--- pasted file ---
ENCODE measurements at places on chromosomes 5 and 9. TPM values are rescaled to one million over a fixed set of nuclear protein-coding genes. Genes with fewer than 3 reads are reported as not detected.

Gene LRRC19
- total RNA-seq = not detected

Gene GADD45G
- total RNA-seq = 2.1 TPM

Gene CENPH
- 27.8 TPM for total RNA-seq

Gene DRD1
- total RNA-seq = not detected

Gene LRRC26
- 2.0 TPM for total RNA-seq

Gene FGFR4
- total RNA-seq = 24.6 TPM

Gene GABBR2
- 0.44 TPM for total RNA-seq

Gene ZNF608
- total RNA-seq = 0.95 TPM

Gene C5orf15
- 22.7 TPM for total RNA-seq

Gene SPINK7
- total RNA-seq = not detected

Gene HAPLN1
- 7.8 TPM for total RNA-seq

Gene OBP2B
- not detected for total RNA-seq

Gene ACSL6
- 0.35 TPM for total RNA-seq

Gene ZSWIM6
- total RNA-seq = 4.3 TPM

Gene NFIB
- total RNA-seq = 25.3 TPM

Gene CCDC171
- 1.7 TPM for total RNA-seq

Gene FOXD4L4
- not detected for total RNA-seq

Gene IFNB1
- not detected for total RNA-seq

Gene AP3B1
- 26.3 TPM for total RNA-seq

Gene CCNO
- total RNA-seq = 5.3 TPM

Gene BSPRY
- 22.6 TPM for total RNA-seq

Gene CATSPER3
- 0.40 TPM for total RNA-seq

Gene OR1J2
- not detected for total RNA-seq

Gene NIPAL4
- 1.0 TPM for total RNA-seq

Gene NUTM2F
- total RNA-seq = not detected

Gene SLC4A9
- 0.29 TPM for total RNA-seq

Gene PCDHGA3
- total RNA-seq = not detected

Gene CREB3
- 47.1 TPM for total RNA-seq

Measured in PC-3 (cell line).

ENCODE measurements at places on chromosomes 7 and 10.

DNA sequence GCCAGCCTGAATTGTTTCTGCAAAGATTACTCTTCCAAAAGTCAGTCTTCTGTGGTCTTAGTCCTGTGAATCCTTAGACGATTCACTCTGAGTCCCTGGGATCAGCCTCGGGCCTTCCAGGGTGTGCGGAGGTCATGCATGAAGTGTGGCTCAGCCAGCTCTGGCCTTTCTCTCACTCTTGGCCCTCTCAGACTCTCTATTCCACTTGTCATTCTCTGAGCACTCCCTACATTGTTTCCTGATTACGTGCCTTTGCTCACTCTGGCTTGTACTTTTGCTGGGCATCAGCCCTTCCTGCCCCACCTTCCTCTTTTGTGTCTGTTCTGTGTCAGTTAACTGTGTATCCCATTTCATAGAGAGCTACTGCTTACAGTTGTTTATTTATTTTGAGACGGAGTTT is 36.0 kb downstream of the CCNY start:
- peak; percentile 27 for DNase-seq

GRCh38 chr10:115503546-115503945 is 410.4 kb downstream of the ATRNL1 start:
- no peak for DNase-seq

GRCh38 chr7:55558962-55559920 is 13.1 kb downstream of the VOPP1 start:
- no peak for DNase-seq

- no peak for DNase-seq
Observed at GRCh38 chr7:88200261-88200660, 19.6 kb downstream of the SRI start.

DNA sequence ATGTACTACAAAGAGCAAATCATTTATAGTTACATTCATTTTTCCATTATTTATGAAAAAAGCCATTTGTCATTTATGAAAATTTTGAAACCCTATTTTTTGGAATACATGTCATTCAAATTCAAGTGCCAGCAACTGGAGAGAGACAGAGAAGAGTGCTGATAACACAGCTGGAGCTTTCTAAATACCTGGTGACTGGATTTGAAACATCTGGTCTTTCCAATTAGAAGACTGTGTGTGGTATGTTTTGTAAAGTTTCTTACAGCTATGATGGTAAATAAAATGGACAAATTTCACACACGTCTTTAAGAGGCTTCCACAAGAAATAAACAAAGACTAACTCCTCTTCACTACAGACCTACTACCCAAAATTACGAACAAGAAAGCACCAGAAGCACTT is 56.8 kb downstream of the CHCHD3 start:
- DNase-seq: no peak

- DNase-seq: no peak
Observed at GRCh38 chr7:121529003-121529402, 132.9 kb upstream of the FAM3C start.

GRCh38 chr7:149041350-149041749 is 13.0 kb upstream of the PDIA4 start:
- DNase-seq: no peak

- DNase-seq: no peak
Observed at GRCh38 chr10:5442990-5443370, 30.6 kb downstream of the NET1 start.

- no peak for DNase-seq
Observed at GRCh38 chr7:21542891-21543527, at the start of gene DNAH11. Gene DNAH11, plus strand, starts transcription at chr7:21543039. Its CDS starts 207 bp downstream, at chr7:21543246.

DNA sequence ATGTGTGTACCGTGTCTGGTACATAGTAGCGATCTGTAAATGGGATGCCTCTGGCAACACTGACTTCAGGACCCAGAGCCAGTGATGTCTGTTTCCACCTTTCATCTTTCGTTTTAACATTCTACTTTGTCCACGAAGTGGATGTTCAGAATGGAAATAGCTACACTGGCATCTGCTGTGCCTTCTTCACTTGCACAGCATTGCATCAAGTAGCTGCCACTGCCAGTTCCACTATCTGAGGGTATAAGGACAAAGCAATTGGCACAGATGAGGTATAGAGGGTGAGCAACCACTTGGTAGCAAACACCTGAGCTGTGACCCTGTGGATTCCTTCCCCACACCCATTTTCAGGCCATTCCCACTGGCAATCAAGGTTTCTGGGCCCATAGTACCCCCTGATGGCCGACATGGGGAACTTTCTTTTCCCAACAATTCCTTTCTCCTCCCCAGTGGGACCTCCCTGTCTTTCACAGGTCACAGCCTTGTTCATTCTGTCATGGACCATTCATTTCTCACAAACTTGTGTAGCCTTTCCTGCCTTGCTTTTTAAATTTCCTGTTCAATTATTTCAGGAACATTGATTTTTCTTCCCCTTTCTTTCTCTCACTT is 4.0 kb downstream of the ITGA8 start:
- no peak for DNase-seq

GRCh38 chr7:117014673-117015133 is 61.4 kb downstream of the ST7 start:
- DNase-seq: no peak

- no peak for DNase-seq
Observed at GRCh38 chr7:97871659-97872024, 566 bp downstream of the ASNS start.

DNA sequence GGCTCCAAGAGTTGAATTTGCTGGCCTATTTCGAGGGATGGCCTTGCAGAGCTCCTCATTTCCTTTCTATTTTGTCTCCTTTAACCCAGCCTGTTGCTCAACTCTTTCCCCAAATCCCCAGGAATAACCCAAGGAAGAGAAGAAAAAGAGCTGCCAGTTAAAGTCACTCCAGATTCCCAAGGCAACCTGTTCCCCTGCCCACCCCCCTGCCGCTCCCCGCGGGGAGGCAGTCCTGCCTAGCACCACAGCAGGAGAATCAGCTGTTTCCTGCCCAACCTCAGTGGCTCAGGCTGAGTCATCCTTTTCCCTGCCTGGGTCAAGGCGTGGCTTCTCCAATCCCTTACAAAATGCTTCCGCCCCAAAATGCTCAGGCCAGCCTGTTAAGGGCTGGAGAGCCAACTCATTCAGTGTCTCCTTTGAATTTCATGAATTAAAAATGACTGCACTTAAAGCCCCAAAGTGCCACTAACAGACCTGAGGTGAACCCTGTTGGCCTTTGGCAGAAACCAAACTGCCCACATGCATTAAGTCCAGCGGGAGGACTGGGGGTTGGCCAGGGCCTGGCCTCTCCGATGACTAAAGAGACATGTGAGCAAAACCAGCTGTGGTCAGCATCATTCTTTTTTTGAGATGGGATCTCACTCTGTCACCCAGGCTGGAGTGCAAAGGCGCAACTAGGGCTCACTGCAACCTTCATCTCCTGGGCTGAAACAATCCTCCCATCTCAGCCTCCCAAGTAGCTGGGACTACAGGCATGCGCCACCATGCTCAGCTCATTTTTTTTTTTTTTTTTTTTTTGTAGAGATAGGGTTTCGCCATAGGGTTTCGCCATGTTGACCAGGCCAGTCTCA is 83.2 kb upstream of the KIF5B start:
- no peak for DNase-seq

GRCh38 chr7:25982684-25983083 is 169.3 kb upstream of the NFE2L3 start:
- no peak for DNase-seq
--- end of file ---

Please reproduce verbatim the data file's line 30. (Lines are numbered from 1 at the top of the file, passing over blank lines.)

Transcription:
Gene NFIB